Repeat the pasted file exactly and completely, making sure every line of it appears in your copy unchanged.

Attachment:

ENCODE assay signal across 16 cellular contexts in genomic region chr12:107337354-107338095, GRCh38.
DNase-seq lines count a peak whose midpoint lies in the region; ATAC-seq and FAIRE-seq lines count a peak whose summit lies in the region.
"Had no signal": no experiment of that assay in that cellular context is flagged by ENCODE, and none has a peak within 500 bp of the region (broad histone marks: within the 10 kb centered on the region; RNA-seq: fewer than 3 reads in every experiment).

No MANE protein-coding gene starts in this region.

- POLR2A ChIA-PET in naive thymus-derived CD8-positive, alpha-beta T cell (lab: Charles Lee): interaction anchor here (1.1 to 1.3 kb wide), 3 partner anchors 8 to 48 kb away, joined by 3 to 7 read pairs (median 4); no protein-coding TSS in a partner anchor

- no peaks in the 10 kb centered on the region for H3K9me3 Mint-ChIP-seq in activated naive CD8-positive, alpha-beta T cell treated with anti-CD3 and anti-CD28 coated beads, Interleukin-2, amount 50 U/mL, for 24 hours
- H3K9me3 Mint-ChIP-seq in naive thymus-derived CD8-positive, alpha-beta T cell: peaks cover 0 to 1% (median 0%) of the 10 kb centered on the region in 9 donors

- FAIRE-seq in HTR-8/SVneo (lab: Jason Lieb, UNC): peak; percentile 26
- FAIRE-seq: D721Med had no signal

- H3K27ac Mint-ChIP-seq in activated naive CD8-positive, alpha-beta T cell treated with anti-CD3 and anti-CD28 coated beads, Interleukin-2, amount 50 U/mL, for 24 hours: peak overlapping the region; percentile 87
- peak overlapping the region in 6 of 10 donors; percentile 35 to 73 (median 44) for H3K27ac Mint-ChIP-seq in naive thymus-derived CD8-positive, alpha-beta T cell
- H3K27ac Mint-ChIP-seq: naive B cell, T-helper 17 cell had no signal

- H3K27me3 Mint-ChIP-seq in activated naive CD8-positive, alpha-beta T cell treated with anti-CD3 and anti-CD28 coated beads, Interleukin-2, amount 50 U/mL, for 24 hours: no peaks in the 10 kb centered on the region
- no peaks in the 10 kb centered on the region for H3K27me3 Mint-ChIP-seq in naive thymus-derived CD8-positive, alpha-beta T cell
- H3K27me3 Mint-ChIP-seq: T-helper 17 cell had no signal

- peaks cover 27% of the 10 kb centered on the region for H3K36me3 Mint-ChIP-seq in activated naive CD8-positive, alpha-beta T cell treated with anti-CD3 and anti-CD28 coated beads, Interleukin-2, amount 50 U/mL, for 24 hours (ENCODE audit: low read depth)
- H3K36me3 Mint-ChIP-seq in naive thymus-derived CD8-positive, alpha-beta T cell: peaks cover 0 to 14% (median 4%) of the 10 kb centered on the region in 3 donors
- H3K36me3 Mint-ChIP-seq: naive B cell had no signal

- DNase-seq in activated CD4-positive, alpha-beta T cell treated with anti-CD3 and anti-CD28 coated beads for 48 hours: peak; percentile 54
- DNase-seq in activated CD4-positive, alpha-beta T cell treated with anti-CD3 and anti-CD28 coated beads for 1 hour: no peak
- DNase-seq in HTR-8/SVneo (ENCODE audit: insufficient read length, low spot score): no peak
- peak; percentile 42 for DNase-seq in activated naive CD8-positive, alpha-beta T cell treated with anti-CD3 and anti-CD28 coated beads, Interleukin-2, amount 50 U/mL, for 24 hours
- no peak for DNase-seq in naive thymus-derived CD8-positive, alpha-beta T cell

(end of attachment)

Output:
ENCODE assay signal across 16 cellular contexts in genomic region chr12:107337354-107338095, GRCh38.
DNase-seq lines count a peak whose midpoint lies in the region; ATAC-seq and FAIRE-seq lines count a peak whose summit lies in the region.
"Had no signal": no experiment of that assay in that cellular context is flagged by ENCODE, and none has a peak within 500 bp of the region (broad histone marks: within the 10 kb centered on the region; RNA-seq: fewer than 3 reads in every experiment).

No MANE protein-coding gene starts in this region.

- POLR2A ChIA-PET in naive thymus-derived CD8-positive, alpha-beta T cell (lab: Charles Lee): interaction anchor here (1.1 to 1.3 kb wide), 3 partner anchors 8 to 48 kb away, joined by 3 to 7 read pairs (median 4); no protein-coding TSS in a partner anchor

- no peaks in the 10 kb centered on the region for H3K9me3 Mint-ChIP-seq in activated naive CD8-positive, alpha-beta T cell treated with anti-CD3 and anti-CD28 coated beads, Interleukin-2, amount 50 U/mL, for 24 hours
- H3K9me3 Mint-ChIP-seq in naive thymus-derived CD8-positive, alpha-beta T cell: peaks cover 0 to 1% (median 0%) of the 10 kb centered on the region in 9 donors

- FAIRE-seq in HTR-8/SVneo (lab: Jason Lieb, UNC): peak; percentile 26
- FAIRE-seq: D721Med had no signal

- H3K27ac Mint-ChIP-seq in activated naive CD8-positive, alpha-beta T cell treated with anti-CD3 and anti-CD28 coated beads, Interleukin-2, amount 50 U/mL, for 24 hours: peak overlapping the region; percentile 87
- peak overlapping the region in 6 of 10 donors; percentile 35 to 73 (median 44) for H3K27ac Mint-ChIP-seq in naive thymus-derived CD8-positive, alpha-beta T cell
- H3K27ac Mint-ChIP-seq: naive B cell, T-helper 17 cell had no signal

- H3K27me3 Mint-ChIP-seq in activated naive CD8-positive, alpha-beta T cell treated with anti-CD3 and anti-CD28 coated beads, Interleukin-2, amount 50 U/mL, for 24 hours: no peaks in the 10 kb centered on the region
- no peaks in the 10 kb centered on the region for H3K27me3 Mint-ChIP-seq in naive thymus-derived CD8-positive, alpha-beta T cell
- H3K27me3 Mint-ChIP-seq: T-helper 17 cell had no signal

- peaks cover 27% of the 10 kb centered on the region for H3K36me3 Mint-ChIP-seq in activated naive CD8-positive, alpha-beta T cell treated with anti-CD3 and anti-CD28 coated beads, Interleukin-2, amount 50 U/mL, for 24 hours (ENCODE audit: low read depth)
- H3K36me3 Mint-ChIP-seq in naive thymus-derived CD8-positive, alpha-beta T cell: peaks cover 0 to 14% (median 4%) of the 10 kb centered on the region in 3 donors
- H3K36me3 Mint-ChIP-seq: naive B cell had no signal

- DNase-seq in activated CD4-positive, alpha-beta T cell treated with anti-CD3 and anti-CD28 coated beads for 48 hours: peak; percentile 54
- DNase-seq in activated CD4-positive, alpha-beta T cell treated with anti-CD3 and anti-CD28 coated beads for 1 hour: no peak
- DNase-seq in HTR-8/SVneo (ENCODE audit: insufficient read length, low spot score): no peak
- peak; percentile 42 for DNase-seq in activated naive CD8-positive, alpha-beta T cell treated with anti-CD3 and anti-CD28 coated beads, Interleukin-2, amount 50 U/mL, for 24 hours
- no peak for DNase-seq in naive thymus-derived CD8-positive, alpha-beta T cell